Alice Chikavumbwa and her husband Benzes Mendulo Chikavumbwa from Njema village are a couple taking part in the Women Empowerment Project. Being both illiterate they joined the Adult Literacy class. However he left school for casual labour in town hence was unable to consistently attend the lessons. The wife continued with the lessons and is now able to write the alphabet letters. She says that the husband is behind her success because he encourages her to attend lessons. Mr. Benzes is encouraging other men to allow their wives to attend classes because he says he has come to understand that educating a woman is key to development at both household and community levels. She is now able to help her grand child who is in Standard (Grade) One with alphabet home work.
On the same note, Simon Mukota, a 68 year old CBO member from Namijingo village says: “Am a proud man! I no longer sign using my thumb. I am able to write my name. I have discovered the beauty of holding a pen and write on my own.” He joined the Adult literacy class which is being facilitated by ADRA Women Empowerment Project with funding from Sweden. He explains that during his childhood he did not have opportunity to attend school. His parents passed away in Mozambique when he was very young. He then moved to Malawi and was raised up by his relatives who did not encourage him to attend school. As a little boy he started working in the tea estates with no opportunity to education. He became a man without knowing even how to write his name. “Life becomes more exciting in reading and writing. The fact that I can read the bible is the most precious gift in my adulthood. Thank you ADRA for empowering us” says Mr. Mukota. This has brought a new life in this family comprising of a wife, children and three orphans. He got motivation from his wife who had some basic education during her childhood hence she is able to read and write. Though the class in his community comprises mainly of women, (15 women 1 man) Mukota is willingly working hand in hand with them in all development work and encouraging his family and other community members to consider educating themselves and children for a brighter future.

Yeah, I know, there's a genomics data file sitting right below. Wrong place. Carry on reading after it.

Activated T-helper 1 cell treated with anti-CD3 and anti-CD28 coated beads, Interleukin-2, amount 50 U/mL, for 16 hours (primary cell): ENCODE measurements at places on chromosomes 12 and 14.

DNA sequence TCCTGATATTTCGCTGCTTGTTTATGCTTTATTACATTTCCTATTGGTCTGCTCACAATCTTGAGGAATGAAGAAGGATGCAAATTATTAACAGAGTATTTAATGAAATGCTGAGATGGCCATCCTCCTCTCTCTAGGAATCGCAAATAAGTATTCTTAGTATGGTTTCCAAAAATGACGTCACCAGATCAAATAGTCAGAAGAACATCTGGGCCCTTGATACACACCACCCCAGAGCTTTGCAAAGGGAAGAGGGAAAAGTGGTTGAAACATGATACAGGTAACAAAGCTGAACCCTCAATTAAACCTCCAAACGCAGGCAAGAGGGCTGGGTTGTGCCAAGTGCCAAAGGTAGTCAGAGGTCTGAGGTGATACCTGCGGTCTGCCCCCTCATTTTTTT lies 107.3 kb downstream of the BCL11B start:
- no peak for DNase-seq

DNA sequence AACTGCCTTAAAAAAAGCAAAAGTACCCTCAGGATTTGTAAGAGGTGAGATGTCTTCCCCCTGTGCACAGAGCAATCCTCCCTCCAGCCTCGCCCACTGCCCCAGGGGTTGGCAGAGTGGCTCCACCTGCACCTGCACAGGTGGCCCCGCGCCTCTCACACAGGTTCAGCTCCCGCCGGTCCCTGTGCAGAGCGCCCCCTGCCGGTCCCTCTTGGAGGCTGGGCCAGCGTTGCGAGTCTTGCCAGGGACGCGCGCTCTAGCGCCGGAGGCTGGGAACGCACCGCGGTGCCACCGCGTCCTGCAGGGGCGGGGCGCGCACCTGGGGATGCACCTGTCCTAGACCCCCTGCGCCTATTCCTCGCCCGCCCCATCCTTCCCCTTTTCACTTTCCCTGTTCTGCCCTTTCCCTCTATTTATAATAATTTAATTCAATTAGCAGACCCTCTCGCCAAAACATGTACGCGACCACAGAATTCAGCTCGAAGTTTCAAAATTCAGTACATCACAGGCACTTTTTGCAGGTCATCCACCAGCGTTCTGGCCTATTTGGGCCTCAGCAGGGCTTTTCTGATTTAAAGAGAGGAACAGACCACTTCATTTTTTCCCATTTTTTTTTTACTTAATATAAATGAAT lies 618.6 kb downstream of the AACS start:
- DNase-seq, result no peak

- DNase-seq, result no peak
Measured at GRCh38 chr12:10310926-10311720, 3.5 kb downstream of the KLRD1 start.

It has been noted that Adult literacy is the key to women empowerment leading to community empowerment. The women empowerment initiatives have created a conducive environment for men to appreciate and be able to discuss gender and human rights issues in forums like the one in the picture above.

Author: Andyiesa Mahango
Project Manager
Women Empowerment Project
ADRA Sweden and Swedish Government funded project

Wednesday, January 21, 2009

ADRA Radio Program Wins Prestigious Media Award in Malawi

Silver Spring, Maryland--ADRA Malawi recently received the "Radio Play of the Year" award during the 2008 Malawi Broadcasting Corporation (MBC) Entertainers of the Year Awards, held last December in the city of Blantyre, for a radio program that promotes HIV/AIDS prevention, personal responsibility and healthy family relations among Malawians.

The ADRA radio program, titled Tikuferanji, or "Why are we dying?" in the national Chichewa language, appears on Television Malawi and also airs on state-run MBC Radio, promoting HIV/AIDS education as an important tool to prevent the spread of the disease through responsible and safer sexual behavior.

"Receiving this award is a great recognition of ADRA Malawi’s work in development and communication," said Emanuel da Costa, country director for ADRA Malawi. "The Malawi Broadcasting Corporation Awards are the most prestigious media awards in Malawi."
Michael Usi, programs director for ADRA Malawi, was also honored with the "Actor of the Year" award.

Through Tikuferanji, ADRA is addressing important HIV/AIDS-related issues, including the importance of blood testing, condom use, marital and family relations, faithfulness, the impact of traditional sexual practices, child labor, personal responsibility, empowerment, and human rights. The program, at times recorded in local villages, reflects the personal experiences of people who have been affected by issues similar to the ones discussed in the plays, which provide a sense of reality to the drama, said Usi.

In addition to this most recent award, Tikuferanji was also voted the best advocacy program in Malawi on radio and television. It received the Best Achiever Award in 2007, and is one of the most popular television shows on Television Malawi. According to various evaluations and media reports, the program is making a positive change on sexual practices in Malawi.

ADRA Malawi also works with other civil organizations, such as the National Initiative for Civic Education, the Civil Liberties Committee, the Malawi Human Rights Commission, and the Human Rights Consultative Council, educating vulnerable groups through focus group discussions, community dialogue sessions, and the dissemination of important educational materials. The topics raised at these meetings create the foundation for Tikuferanji’s plays.